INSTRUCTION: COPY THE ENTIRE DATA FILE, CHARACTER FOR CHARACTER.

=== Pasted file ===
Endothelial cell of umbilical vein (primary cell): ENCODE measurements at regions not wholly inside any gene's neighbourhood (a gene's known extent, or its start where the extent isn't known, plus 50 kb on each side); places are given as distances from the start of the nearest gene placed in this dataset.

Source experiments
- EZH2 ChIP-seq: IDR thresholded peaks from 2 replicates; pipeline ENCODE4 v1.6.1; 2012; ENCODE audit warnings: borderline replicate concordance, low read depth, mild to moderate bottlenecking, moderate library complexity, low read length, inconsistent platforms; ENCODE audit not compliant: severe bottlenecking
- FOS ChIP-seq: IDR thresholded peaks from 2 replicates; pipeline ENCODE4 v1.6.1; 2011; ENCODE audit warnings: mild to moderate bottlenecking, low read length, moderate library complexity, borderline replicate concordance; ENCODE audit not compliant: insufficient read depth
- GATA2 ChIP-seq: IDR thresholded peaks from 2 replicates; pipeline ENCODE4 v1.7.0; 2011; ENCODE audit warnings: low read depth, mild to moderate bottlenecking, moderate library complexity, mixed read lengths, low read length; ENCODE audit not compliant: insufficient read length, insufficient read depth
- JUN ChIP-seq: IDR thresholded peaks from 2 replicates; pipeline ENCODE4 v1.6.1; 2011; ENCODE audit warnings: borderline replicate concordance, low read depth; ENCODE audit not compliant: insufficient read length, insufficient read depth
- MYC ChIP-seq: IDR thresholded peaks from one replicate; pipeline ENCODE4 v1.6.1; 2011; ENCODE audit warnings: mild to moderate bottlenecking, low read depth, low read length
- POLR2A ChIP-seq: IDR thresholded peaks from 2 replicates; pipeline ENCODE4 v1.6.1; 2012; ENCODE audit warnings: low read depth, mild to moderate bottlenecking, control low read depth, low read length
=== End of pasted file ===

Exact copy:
Endothelial cell of umbilical vein (primary cell): ENCODE measurements at regions not wholly inside any gene's neighbourhood (a gene's known extent, or its start where the extent isn't known, plus 50 kb on each side); places are given as distances from the start of the nearest gene placed in this dataset.

Source experiments
- EZH2 ChIP-seq: IDR thresholded peaks from 2 replicates; pipeline ENCODE4 v1.6.1; 2012; ENCODE audit warnings: borderline replicate concordance, low read depth, mild to moderate bottlenecking, moderate library complexity, low read length, inconsistent platforms; ENCODE audit not compliant: severe bottlenecking
- FOS ChIP-seq: IDR thresholded peaks from 2 replicates; pipeline ENCODE4 v1.6.1; 2011; ENCODE audit warnings: mild to moderate bottlenecking, low read length, moderate library complexity, borderline replicate concordance; ENCODE audit not compliant: insufficient read depth
- GATA2 ChIP-seq: IDR thresholded peaks from 2 replicates; pipeline ENCODE4 v1.7.0; 2011; ENCODE audit warnings: low read depth, mild to moderate bottlenecking, moderate library complexity, mixed read lengths, low read length; ENCODE audit not compliant: insufficient read length, insufficient read depth
- JUN ChIP-seq: IDR thresholded peaks from 2 replicates; pipeline ENCODE4 v1.6.1; 2011; ENCODE audit warnings: borderline replicate concordance, low read depth; ENCODE audit not compliant: insufficient read length, insufficient read depth
- MYC ChIP-seq: IDR thresholded peaks from one replicate; pipeline ENCODE4 v1.6.1; 2011; ENCODE audit warnings: mild to moderate bottlenecking, low read depth, low read length
- POLR2A ChIP-seq: IDR thresholded peaks from 2 replicates; pipeline ENCODE4 v1.6.1; 2012; ENCODE audit warnings: low read depth, mild to moderate bottlenecking, control low read depth, low read length